No One Writes Any More
by Mike Eckel
That is to say, no one ever writes emails any more. To be precise, no one ever writes those meaty, mull-it-over-and-kick-it-around-the-synapses kind-of email correspondence any more. (never mind those things that people used to compose on paper, put into envelopes, paste with a postage mark and drop into rounded blue metal boxes on street corners for delivery within a couple days).
These days, it seems I get more Facebook messages than emails. If I'm looking for routine news from a friend or a family member, I might have to subscribe to a Twitter feed. Instant message exchanges on Gmail or an SMS-text message from an iPhone passes for a conversation. A soundbite on a YouTube video turns out to be more persuasive than a well-reasoned argument. At the news organization I work for, a 50-character headline is expected to capture the essence of a complicated 1,000 word analysis or complex news story.
Just like email buried the written letter, I can't help but wonder whether the 140-character microblog is the death knell for email and for something more troubling.
This is a bit tendentious of course. History's dustbin is littered with fraught warnings about momentous changes in technology and their effects on the thinking and the means of communications of the day (see: Gutenburg, radio, television, typewriters, the personal computer, the Internet, Google, Twitter, and so on).
Admittedly, this lament is coming from a person who didn't get his first email address until his sophomore year in college or thereabouts. (DEC VT-100 terminal anyone?) But this much is indisputable: the way we communicate with one another today -- be it the news media to an audience, or individuals to one another -- is undergoing a seismic shift, and that's changing the way we converse, the way we discuss, argue, debate.
When was the last time you had actually had an exchange of emails (or letters, if you know what those are) --a back-and-forth, give-and-take of ideas and proposals and arguments and counterarguments, with anyone? A friend? A parent? A relative? You know, the kind of thing where you posit an idea, you get a response, you disagree with the response, you get concurrence or another twist in the argument and so on?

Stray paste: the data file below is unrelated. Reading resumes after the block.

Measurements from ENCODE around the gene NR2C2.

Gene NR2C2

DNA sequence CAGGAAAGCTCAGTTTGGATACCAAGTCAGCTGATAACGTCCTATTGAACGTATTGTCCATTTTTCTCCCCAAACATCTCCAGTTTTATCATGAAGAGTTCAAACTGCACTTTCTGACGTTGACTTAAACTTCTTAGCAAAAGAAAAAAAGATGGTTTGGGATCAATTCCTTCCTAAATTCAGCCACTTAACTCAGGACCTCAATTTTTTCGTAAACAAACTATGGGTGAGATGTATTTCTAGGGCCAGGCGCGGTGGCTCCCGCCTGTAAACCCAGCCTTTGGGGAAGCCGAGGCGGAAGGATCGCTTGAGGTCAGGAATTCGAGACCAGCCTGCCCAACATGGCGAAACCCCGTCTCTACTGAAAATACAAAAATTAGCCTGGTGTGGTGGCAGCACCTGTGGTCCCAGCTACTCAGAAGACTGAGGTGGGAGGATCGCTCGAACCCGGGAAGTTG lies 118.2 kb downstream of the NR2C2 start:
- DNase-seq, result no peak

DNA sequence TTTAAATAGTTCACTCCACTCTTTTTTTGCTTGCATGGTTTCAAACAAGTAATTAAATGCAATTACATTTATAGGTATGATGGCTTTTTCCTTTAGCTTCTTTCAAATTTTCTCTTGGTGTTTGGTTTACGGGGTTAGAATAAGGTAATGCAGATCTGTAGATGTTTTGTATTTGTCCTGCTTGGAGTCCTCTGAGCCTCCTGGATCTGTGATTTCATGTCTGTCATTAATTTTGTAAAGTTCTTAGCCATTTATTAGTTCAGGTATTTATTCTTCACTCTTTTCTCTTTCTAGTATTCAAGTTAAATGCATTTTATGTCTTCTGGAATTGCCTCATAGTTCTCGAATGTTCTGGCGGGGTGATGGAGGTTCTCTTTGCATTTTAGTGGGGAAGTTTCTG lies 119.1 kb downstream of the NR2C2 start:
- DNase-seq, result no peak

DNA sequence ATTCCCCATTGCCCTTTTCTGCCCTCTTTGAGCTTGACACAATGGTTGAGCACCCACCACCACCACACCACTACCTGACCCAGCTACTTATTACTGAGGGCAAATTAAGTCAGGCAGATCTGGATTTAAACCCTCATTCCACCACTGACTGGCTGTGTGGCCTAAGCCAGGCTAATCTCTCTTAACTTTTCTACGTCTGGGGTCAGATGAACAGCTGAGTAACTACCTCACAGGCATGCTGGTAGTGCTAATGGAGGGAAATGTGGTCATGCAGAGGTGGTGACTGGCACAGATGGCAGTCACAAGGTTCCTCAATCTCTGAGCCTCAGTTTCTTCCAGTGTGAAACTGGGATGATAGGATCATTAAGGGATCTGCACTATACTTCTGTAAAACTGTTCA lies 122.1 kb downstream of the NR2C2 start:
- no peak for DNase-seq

Take this phenomenon to its logical next step: How can you debate the merits or flaws of proposals to reform the U.S. health care system via Twitter? Or Gmail instant messages? Or by posting things on someone's Facebook wall? Doesn't that have consequences for how a group of people -- a community, a city, a state, a nation -- makes important decisions? In a semi-authoritarian, top-down country like Russia, where I live, it doesn't really.
But in a democracy, it does. Witness the YouTube videos of the shout-fest town-hall meetings held across the U.S. this summer and the effect they've had on the debate over health care reform.
I'm not so much of a Luddite to dismiss this phenomenon outright. I have a Facebook page that I actually use for reporting sometimes, and Twitter has been useful in tracking down, in particular, breaking news events in the past. But the volume, the quality, the articulateness of information that comes via social media (as the idea is called) requires time, patience, critical thinking, the ability to sift the wheat from the chaff, to figure out exactly what is information, what is speculation, what is well-reasoned argument and what is complete and utter crap.
There's related phenomenon worth touching on here: when was the last time you read the letter-to-the-editor page in your local newspaper (do those even exist anymore?) Oftentimes, the letters lean toward the lunatic fringe or just malicious malcontent. But occasionally, you'll come across an interesting argument or point-of-view that might not have otherwise occurred to you.
At a good newspaper, that type of thing isn't limited to the op-ed page. You might come across a news article that grabs your attention, illuminates some alternative argument or opinion and gives your convictions or beliefs or prejudices a good shake, momentarily jarring you out of your self-satisfied, self-fulfilling view on the
world. Notwithstanding the glaring flaws in the business model of the newspaper these days, the concept of the newspaper as a public forum, a kiosk or shop stall in the marketplace of ideas, is still valid -- and so essential.
What's happens to the marketplace of ideas if the currency of choice is an idea limited to 140 characters?
Mike Eckel, '93, has been a correspondent for in Moscow, Russia, since 2004. Prior to that, he worked as an editor on AP's national and international desks in New York and in AP's bureau in Montpelier, covering the Vermont Statehouse.